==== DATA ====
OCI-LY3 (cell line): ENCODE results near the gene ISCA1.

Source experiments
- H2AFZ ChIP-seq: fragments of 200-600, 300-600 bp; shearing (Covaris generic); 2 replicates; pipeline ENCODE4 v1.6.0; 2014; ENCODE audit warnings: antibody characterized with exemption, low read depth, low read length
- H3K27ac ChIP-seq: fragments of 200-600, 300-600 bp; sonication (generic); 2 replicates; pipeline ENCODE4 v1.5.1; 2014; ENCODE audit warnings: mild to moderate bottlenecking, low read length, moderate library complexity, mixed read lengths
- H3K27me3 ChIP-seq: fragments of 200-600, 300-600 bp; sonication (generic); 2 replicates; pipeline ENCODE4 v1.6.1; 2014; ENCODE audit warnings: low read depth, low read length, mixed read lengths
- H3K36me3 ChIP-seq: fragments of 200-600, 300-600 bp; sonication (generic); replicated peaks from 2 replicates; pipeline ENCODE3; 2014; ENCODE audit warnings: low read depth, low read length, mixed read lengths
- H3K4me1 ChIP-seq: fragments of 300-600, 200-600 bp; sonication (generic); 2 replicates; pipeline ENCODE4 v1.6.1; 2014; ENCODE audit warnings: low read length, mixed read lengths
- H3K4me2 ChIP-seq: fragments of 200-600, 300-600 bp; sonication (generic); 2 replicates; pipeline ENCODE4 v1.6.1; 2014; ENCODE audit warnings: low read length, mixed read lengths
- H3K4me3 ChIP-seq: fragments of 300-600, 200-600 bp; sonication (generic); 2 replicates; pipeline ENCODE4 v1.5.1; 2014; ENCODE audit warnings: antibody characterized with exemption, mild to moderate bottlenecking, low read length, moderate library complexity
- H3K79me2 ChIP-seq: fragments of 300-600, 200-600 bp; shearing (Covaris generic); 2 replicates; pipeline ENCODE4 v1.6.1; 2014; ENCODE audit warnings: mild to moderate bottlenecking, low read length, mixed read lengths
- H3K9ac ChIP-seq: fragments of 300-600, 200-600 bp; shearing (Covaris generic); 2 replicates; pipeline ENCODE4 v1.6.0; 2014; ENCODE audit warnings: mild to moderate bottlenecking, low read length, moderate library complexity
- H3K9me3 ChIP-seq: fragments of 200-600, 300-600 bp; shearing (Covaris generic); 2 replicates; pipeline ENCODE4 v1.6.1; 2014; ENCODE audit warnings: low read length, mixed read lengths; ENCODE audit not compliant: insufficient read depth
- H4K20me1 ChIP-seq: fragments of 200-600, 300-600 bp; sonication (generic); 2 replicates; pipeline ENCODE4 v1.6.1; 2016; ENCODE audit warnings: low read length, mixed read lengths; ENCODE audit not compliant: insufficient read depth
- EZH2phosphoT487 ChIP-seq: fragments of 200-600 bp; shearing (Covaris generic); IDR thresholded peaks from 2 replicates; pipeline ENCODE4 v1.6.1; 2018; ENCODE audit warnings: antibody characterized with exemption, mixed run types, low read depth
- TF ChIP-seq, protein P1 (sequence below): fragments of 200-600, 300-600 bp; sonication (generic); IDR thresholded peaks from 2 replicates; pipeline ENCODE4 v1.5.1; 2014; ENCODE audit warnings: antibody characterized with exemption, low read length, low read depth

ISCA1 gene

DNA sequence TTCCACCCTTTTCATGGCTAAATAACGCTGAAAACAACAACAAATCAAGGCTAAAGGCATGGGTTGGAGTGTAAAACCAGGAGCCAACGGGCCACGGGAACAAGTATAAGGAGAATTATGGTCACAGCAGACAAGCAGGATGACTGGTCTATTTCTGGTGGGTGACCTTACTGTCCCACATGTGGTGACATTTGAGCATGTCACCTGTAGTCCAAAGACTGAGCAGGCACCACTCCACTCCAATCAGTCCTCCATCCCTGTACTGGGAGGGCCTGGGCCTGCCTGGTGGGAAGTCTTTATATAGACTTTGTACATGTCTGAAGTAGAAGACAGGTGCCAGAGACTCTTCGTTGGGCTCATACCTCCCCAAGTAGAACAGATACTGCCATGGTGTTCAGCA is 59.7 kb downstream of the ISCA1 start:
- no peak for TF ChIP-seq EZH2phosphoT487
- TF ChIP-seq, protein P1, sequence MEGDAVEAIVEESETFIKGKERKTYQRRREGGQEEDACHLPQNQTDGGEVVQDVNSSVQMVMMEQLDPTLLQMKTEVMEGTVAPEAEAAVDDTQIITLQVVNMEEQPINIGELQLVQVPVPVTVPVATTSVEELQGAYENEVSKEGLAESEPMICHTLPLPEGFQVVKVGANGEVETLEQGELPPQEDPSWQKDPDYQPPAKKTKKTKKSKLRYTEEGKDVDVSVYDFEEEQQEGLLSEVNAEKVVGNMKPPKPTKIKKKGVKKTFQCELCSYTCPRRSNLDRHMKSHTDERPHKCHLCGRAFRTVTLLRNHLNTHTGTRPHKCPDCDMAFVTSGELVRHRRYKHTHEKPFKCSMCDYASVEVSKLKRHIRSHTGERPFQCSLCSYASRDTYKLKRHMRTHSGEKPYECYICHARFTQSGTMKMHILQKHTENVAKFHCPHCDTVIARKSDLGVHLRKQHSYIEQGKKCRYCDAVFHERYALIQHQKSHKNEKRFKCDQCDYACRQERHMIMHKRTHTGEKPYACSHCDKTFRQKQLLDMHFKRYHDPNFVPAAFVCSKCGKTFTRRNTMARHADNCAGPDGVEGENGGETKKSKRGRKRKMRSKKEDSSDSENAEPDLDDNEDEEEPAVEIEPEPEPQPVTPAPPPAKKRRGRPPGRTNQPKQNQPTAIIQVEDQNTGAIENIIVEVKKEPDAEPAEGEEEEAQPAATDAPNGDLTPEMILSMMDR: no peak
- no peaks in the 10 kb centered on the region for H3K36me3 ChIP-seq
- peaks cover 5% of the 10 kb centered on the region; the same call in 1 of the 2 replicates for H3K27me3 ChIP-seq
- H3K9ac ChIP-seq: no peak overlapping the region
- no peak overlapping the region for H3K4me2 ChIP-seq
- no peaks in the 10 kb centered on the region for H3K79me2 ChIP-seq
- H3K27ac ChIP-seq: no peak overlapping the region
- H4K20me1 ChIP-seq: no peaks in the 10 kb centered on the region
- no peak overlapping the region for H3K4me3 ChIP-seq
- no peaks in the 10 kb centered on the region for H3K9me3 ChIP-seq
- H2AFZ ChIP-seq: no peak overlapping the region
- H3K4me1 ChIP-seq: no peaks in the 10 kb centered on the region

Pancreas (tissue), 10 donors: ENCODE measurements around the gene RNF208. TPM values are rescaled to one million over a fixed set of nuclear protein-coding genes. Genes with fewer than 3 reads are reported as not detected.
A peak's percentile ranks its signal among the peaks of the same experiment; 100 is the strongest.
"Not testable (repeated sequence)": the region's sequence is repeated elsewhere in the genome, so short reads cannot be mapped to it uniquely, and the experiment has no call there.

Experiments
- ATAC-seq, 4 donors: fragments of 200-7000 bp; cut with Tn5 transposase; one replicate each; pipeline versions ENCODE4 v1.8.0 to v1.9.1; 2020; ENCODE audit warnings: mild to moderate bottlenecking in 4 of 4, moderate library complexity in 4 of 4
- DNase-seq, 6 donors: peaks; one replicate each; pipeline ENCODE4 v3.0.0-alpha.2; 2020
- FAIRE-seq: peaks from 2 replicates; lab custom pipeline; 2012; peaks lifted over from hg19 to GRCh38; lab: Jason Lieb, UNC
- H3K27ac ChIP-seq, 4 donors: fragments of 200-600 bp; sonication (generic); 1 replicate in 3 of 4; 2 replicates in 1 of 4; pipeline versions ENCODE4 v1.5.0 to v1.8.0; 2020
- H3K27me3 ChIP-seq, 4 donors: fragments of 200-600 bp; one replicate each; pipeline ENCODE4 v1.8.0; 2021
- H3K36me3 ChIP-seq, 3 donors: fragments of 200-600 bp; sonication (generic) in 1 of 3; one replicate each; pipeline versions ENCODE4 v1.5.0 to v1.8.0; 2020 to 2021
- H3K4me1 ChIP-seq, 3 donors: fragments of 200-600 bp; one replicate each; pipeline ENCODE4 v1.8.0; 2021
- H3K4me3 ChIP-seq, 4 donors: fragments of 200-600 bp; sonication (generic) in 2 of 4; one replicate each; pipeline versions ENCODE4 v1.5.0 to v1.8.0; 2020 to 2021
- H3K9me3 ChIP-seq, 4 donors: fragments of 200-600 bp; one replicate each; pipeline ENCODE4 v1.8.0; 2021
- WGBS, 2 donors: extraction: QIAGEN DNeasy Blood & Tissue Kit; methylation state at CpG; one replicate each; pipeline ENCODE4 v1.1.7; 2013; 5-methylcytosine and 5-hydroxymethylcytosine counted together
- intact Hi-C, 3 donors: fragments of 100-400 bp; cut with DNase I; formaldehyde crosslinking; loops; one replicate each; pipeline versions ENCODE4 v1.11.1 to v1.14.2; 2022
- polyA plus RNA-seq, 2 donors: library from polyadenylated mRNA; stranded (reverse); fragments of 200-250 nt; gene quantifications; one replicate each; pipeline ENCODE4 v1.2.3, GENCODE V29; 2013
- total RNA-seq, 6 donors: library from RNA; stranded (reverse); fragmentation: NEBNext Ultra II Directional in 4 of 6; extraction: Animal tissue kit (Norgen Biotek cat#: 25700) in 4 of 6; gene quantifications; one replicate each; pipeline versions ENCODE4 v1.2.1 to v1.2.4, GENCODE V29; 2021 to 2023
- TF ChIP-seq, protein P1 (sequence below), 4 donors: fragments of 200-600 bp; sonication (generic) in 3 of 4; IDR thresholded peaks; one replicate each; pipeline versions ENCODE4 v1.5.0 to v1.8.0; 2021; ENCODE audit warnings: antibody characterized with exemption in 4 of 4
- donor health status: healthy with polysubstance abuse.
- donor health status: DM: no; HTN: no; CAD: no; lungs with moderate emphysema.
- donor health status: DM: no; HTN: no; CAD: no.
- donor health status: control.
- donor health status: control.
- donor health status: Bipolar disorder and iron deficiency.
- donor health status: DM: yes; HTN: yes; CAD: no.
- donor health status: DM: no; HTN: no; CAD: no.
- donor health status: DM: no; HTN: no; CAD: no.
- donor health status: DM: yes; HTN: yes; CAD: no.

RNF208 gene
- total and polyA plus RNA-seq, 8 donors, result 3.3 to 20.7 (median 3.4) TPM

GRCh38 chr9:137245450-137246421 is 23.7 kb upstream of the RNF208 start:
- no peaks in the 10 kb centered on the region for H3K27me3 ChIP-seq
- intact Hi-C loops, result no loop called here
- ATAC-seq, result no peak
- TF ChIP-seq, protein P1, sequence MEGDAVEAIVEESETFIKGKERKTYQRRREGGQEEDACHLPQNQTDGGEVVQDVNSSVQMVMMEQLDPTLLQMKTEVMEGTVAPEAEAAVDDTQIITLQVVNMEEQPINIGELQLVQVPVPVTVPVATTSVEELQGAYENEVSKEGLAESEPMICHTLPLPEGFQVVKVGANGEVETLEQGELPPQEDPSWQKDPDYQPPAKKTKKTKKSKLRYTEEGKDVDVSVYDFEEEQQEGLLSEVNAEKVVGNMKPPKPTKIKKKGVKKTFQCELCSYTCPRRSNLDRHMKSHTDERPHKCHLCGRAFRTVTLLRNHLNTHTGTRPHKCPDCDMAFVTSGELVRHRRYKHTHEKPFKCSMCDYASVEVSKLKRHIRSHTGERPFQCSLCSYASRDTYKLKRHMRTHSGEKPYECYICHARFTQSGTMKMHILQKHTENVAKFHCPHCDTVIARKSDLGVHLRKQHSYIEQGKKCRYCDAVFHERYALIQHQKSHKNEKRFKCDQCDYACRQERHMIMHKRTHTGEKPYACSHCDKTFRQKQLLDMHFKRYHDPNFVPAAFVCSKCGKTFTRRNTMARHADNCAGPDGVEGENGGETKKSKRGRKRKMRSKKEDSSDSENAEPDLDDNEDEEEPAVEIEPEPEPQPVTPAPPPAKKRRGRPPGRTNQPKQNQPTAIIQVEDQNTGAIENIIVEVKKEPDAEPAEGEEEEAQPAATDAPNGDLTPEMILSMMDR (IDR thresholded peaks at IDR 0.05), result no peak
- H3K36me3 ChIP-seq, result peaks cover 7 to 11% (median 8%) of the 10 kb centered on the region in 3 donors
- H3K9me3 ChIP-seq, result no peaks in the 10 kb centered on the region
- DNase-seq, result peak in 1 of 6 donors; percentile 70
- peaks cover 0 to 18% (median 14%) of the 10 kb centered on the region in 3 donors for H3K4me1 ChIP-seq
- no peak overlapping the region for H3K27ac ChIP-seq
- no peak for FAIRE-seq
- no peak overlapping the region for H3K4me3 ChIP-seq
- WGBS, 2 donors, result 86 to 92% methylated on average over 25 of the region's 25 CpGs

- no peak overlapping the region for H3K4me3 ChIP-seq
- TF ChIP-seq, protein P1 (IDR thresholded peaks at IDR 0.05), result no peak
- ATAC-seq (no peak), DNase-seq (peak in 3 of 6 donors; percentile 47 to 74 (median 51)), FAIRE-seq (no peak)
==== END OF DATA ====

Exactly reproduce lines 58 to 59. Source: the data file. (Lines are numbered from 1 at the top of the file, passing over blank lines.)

- donor health status: DM: yes; HTN: yes; CAD: no.

RNF208 gene